Thursday, 12 January 2012

Troubling Treatments

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Representing Science within popular culture can often be a difficult thing to achieve, as it is often complex and easily misinterpreted. This January's issue of Tatler, a high-end women’s fashion magazine, contained an article about how to “beat the Flu” 1. While we understand this is unlikely to be detailed medical advice, and more likely to be advice on general health, the article made some surprising statements.

The first thing to notice about the article is that is a blatant promotion of a health spa, as all the advice within it pertained to EF Medispa in London 2, however it did not state that it was an advertisement in the article. They offered treatments like “soft wave healing laser” which involved shining lights on you in order to “boost your immune system”, then there was Simon Cowels favourite treatment, the “drip and chill”, which is an IV injection of vitamins. Lastly, you could opt for the “Californian Colonic” which involves an enema of plant extracts, which will apparently kill any unfriendly bacteria in your gut.

While there is no doubt about the benefits of rest and relaxation, unless you like in a cave and have serious vitamin D deficiency, the “soft wave healing laser” will not have any effect, and will certainly not have any influence on your immune system. The IV of vitamins will do very little for anyone with a balanced diet, and since most vitamins cannot be stored within the body, the vitamins will simply be filtered out by the liver and kidneys. The “Californian Colonic” will probably make you fell better simply because it is quite an unpleasant procedure and you would feel quite relieved it had stopped, but medically it would have no benefits because the plant extract does not have any significant antibacterial action, and additionally, this is bacteria within the colon, which has nothing to do with the claims of the article, being able to beating the flu, which is a virus and does not live in your colon, so would be unaffected either way.

Upon visiting the clinics website 2, it offered many other treatments under the dubious title of “Age Prevention Medicine”, this included PRP therapy, which involved removing serum from the blood and micro-injecting it under the surface of the skin. But then it talks about obtaining fat cells, reprogramming them in to stem cells and then injecting them in to the face. This seemed like conflicting statements, as PRP therapy is a pseudoscientific treatment that is supposed to involve the extraction of serum that contains high levels of growth factors and this is then injected, in order to stimulate cell growth and repair 3. So it seems they are unclear of the actual procedure of the treatment they are offering! After contacting the clinic for more information and to clear up this discrepancy, no reply has been made.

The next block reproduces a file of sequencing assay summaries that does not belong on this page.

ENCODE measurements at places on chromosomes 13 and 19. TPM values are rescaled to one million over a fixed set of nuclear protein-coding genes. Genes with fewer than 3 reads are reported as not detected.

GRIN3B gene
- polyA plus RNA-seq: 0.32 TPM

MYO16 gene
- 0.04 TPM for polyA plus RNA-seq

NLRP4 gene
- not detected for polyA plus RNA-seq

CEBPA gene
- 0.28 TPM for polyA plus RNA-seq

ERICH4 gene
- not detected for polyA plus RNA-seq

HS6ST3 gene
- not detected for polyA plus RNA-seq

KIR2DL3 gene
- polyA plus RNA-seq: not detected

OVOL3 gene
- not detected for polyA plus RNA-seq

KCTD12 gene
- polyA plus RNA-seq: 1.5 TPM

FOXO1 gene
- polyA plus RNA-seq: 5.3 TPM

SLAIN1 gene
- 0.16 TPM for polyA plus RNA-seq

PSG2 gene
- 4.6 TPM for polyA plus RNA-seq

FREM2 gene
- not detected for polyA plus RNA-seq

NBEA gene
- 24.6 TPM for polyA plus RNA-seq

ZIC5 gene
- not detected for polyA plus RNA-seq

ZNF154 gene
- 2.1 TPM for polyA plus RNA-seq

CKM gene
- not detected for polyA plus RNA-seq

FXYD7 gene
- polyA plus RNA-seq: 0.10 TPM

Another treatment offered by the clinic is called Photo-biological Stimulation Therapy, with involved a small amount of blood being extracted and then exposed to UV light, before being returned to your body. Apparently this will allow your blood to bind more oxygen and so you will feel more energised. This same treatment, from the same clinic, also featured a Daily Mail’s article about the procedure 4, including a statement from a doctor saying “‘There is no evidence to show how the process of irradiating small amounts of blood and re-injecting it has a therapeutic benefit,’ says Dr Rajendra Sharma, of The Diagnostic Clinic in London.”. After all, how can UV light, which disrupts DNA, have any effect on the red blood cells ability to bind oxygen? Since red blood cells do not even contain DNA.

1. Simson, I. (Jan 2012) Time to... beat the flu. Tatler.

E Markham (2012). Troubling Treatments

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